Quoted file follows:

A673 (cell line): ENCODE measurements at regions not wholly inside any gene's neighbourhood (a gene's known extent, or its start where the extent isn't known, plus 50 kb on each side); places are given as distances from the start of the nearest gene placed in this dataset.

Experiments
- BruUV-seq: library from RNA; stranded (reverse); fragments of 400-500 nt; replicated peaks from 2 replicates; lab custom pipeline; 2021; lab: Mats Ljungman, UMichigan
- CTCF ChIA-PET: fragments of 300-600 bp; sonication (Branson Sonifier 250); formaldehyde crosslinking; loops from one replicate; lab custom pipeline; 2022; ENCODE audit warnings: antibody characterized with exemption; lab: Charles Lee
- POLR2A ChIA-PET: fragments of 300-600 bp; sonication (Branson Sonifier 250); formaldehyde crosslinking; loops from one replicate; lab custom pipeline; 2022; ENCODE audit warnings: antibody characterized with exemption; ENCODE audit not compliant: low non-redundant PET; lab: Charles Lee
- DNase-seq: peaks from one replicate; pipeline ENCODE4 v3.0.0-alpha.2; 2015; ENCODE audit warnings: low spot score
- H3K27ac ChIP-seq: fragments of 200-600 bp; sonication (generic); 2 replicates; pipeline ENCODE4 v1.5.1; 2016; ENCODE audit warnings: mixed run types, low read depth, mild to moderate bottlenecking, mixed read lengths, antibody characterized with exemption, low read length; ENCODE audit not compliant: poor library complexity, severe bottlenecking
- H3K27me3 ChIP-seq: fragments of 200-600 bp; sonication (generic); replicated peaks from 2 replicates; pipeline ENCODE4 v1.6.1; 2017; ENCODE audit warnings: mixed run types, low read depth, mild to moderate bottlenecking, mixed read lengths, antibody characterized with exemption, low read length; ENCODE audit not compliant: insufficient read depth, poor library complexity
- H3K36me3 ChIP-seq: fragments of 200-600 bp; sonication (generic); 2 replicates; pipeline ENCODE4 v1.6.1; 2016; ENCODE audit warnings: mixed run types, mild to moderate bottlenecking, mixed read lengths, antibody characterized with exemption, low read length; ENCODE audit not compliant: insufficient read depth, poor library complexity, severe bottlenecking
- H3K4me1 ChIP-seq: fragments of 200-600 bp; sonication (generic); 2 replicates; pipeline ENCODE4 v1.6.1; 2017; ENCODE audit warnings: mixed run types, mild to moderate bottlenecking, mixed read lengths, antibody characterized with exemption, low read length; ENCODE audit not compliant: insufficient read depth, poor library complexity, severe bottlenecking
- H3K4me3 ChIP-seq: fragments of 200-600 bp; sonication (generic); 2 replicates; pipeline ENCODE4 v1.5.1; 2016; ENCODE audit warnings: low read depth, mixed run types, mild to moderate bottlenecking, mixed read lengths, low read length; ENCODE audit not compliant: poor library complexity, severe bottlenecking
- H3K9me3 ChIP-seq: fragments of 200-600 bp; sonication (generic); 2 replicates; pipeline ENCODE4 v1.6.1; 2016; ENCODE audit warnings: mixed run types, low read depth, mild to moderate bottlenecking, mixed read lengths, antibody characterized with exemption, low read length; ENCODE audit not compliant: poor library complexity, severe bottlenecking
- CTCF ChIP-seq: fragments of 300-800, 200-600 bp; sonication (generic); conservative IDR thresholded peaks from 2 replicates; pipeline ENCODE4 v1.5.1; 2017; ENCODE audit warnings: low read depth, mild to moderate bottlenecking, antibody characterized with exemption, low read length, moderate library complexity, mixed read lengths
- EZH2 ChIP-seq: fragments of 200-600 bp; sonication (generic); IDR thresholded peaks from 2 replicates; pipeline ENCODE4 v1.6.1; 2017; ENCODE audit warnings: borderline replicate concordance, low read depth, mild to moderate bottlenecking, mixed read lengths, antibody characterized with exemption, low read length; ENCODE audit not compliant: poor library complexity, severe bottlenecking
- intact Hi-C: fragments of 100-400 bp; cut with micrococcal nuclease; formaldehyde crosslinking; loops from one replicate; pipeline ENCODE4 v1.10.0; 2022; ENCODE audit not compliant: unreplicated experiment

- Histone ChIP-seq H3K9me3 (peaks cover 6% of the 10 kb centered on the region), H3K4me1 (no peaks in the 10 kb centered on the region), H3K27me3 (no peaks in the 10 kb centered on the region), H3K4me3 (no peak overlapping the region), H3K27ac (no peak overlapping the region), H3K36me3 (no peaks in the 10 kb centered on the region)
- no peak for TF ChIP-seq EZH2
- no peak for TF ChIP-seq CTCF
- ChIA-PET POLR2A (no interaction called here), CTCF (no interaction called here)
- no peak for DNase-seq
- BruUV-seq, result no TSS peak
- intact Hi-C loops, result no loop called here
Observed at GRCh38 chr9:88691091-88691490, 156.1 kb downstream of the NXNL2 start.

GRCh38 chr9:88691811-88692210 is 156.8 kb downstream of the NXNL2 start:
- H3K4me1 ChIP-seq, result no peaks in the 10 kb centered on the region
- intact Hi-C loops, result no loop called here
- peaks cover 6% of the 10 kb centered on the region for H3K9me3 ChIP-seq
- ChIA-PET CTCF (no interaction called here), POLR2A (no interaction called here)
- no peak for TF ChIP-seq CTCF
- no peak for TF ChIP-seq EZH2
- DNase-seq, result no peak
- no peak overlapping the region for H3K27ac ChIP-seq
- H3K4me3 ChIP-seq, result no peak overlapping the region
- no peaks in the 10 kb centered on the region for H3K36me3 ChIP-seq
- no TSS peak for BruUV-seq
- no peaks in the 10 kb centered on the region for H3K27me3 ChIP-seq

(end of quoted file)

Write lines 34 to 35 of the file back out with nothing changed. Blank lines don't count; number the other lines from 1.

- no peaks in the 10 kb centered on the region for H3K36me3 ChIP-seq
- no TSS peak for BruUV-seq